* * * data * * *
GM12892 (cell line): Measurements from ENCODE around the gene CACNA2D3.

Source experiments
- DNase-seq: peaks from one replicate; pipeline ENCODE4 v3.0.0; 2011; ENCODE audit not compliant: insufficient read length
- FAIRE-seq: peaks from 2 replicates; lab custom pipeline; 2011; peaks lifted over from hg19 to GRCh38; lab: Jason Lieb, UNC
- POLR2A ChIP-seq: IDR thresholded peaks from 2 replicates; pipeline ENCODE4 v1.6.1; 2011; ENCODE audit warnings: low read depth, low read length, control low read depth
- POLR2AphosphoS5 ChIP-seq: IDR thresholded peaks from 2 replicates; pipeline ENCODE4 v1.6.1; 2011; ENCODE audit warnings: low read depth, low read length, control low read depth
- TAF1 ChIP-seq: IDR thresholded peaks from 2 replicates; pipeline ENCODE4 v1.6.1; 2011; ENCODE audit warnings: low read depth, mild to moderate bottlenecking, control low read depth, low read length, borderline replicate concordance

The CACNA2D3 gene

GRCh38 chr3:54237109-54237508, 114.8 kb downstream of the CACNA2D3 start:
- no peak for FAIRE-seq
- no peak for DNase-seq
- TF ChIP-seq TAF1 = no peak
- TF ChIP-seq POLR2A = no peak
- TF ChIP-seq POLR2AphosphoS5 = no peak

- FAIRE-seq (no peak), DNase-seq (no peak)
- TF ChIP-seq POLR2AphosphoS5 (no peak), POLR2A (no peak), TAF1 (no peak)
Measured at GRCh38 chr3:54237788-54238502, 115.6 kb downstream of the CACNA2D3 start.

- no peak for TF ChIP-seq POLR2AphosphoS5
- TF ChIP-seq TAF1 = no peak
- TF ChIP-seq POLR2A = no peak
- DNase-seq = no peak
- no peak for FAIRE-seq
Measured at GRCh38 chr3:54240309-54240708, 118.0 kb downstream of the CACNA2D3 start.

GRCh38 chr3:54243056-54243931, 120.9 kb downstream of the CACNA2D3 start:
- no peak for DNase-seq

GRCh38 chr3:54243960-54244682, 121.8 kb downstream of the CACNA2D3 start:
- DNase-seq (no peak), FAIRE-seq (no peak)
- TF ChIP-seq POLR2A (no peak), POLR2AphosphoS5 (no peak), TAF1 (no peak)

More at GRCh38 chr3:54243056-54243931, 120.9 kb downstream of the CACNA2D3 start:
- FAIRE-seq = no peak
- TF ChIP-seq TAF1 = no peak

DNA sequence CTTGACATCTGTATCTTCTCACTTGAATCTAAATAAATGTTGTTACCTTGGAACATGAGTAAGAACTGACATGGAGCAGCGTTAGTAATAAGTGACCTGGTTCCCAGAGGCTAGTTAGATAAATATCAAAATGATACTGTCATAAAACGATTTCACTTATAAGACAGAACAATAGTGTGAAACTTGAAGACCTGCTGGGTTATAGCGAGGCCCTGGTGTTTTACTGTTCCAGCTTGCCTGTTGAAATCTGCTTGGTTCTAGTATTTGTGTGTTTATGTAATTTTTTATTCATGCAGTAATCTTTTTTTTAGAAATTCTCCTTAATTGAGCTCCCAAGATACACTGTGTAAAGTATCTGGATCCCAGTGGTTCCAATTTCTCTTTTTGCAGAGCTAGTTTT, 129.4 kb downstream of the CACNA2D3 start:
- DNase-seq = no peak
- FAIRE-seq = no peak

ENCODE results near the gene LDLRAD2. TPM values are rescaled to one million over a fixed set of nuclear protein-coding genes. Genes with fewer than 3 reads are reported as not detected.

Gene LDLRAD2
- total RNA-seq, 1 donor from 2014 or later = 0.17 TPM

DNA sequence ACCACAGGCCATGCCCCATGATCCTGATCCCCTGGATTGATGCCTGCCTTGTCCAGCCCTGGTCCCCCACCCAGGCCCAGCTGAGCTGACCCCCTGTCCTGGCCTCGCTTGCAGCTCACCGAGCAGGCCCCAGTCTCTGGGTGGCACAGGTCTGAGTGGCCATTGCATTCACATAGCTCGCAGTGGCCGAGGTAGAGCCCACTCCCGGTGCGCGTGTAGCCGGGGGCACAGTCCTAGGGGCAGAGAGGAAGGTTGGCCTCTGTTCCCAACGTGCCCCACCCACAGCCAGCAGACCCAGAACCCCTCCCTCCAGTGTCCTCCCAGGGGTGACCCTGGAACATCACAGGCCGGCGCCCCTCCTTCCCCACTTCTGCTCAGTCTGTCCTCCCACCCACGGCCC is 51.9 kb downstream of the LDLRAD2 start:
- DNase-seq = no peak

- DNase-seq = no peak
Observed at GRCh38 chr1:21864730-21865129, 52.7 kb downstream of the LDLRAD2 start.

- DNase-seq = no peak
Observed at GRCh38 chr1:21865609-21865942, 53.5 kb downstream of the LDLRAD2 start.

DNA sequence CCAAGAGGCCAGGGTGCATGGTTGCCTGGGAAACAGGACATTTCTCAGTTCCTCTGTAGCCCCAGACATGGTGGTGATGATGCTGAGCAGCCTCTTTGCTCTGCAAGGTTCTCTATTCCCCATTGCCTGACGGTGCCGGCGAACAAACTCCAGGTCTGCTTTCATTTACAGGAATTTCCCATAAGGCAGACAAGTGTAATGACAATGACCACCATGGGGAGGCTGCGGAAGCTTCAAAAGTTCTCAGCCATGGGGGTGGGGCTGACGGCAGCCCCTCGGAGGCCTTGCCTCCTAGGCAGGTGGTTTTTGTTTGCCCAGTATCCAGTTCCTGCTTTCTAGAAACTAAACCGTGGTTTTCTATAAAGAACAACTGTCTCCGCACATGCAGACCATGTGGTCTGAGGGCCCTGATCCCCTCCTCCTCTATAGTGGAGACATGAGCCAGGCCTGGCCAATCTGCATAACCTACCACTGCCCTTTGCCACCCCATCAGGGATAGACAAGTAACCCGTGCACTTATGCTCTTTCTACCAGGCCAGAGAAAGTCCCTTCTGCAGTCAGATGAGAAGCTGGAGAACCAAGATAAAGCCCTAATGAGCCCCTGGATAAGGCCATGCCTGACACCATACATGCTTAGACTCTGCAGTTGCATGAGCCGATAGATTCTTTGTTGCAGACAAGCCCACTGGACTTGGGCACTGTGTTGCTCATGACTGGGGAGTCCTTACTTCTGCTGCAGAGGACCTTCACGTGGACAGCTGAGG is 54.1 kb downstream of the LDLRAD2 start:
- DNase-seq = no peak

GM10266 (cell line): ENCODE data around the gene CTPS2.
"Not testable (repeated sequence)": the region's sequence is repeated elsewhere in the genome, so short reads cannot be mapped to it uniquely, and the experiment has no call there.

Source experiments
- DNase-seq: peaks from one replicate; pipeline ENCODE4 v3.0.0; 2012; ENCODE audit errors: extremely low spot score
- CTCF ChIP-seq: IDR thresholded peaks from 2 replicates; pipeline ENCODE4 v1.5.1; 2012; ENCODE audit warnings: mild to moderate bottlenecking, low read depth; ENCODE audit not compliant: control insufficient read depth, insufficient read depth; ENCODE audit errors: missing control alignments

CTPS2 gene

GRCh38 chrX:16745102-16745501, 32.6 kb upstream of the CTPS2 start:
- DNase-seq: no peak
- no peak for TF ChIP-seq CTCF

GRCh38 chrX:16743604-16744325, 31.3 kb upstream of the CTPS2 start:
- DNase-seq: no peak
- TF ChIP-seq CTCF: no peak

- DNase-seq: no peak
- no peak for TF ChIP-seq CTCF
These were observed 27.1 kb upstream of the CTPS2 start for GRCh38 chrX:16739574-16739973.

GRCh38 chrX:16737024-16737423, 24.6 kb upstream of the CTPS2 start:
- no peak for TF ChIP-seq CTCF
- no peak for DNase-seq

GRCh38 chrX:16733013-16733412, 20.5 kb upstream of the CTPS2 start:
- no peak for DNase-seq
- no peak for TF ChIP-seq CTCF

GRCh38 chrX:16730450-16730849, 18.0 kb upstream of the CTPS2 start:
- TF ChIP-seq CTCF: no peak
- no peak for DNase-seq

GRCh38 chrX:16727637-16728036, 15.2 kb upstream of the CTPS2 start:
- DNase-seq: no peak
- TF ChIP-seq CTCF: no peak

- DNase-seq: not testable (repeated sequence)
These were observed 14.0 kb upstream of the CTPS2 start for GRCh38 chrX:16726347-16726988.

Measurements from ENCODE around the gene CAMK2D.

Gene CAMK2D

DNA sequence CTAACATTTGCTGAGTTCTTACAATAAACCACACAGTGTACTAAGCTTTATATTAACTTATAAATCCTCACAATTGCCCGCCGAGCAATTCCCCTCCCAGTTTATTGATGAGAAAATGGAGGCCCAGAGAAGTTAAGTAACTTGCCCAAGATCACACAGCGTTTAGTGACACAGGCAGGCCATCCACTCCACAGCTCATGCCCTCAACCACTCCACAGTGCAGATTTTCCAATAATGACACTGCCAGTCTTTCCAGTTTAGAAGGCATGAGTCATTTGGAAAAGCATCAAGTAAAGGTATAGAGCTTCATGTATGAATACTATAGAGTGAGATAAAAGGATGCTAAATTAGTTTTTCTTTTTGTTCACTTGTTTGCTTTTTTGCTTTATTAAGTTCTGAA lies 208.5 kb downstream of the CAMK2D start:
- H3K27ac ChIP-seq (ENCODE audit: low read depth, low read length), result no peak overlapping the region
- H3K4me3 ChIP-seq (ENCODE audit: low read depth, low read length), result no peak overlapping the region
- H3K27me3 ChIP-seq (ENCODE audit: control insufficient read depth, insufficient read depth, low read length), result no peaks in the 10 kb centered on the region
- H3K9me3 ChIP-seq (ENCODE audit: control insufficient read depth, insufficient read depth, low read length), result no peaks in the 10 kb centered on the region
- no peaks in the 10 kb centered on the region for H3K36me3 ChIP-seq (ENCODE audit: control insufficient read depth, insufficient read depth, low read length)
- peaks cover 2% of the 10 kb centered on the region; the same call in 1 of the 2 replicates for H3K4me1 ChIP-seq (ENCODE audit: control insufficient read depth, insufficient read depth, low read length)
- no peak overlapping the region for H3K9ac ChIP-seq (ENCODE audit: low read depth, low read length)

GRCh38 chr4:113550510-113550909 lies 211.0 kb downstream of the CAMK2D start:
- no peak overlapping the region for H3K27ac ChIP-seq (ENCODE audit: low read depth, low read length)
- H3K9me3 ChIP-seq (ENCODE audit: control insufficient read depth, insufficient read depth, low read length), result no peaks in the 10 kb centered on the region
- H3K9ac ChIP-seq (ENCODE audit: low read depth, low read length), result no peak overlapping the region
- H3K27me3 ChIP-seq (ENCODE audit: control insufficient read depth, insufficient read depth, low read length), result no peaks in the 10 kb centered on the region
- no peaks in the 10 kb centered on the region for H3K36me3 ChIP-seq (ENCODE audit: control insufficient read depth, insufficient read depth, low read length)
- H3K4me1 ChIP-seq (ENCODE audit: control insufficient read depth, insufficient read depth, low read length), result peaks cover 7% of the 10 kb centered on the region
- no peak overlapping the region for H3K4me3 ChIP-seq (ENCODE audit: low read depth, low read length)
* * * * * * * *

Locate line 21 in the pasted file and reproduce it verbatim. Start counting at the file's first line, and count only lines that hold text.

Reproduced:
- DNase-seq = no peak